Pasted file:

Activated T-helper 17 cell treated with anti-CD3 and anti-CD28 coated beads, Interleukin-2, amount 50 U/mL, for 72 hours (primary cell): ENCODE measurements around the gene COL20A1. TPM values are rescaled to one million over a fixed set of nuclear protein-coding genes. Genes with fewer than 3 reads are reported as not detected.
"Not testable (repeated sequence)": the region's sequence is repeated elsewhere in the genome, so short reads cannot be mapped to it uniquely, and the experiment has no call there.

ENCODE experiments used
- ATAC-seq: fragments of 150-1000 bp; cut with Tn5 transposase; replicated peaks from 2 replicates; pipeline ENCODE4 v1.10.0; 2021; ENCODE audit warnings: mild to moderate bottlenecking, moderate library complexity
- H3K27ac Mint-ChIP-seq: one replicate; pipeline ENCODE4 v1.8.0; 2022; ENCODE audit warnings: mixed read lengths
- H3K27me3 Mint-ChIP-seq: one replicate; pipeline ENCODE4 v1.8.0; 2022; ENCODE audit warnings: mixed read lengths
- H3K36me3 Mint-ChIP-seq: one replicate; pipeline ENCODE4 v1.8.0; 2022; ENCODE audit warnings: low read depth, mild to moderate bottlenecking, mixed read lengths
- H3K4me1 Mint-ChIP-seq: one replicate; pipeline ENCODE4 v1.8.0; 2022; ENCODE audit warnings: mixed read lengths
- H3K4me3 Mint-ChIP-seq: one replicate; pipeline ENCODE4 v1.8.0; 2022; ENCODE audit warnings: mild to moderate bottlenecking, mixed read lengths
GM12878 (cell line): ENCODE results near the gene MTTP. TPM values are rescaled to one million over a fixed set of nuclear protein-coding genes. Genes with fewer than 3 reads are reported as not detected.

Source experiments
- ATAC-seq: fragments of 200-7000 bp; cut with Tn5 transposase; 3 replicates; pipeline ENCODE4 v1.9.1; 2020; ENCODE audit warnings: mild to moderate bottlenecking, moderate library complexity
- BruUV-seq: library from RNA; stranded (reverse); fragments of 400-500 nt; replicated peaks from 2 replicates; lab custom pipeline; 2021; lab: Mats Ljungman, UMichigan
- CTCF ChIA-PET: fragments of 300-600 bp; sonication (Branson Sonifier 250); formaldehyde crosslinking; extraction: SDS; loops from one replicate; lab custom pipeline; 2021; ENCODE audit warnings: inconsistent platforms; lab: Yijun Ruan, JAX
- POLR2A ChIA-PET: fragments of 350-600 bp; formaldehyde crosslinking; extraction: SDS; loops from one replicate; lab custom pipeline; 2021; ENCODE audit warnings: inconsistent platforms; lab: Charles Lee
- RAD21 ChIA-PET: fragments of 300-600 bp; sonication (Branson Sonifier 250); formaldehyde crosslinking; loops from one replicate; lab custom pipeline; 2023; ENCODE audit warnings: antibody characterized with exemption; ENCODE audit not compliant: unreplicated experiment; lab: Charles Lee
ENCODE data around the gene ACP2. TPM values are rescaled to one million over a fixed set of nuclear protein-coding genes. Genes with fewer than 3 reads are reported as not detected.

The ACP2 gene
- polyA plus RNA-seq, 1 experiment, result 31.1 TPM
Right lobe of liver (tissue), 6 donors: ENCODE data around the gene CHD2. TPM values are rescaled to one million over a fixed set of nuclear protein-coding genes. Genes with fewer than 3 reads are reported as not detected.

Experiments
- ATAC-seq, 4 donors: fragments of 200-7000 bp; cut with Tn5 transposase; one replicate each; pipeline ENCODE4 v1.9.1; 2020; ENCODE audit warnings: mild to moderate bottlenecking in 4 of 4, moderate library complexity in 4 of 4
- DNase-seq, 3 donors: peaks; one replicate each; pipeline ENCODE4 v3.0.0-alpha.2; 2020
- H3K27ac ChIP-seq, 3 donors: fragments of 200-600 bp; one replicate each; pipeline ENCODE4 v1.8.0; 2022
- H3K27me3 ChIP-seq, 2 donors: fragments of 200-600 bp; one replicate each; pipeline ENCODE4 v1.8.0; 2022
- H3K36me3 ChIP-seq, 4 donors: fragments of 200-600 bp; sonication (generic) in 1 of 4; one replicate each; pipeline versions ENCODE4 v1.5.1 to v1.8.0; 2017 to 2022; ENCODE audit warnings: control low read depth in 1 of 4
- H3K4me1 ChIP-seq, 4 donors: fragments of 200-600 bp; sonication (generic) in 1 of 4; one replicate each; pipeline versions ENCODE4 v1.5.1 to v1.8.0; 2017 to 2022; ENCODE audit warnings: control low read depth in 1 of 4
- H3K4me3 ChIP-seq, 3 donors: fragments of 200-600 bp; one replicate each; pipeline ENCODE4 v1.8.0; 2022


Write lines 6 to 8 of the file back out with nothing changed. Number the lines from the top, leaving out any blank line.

- H3K27me3 Mint-ChIP-seq: one replicate; pipeline ENCODE4 v1.8.0; 2022; ENCODE audit warnings: mixed read lengths
- H3K36me3 Mint-ChIP-seq: one replicate; pipeline ENCODE4 v1.8.0; 2022; ENCODE audit warnings: low read depth, mild to moderate bottlenecking, mixed read lengths
- H3K4me1 Mint-ChIP-seq: one replicate; pipeline ENCODE4 v1.8.0; 2022; ENCODE audit warnings: mixed read lengths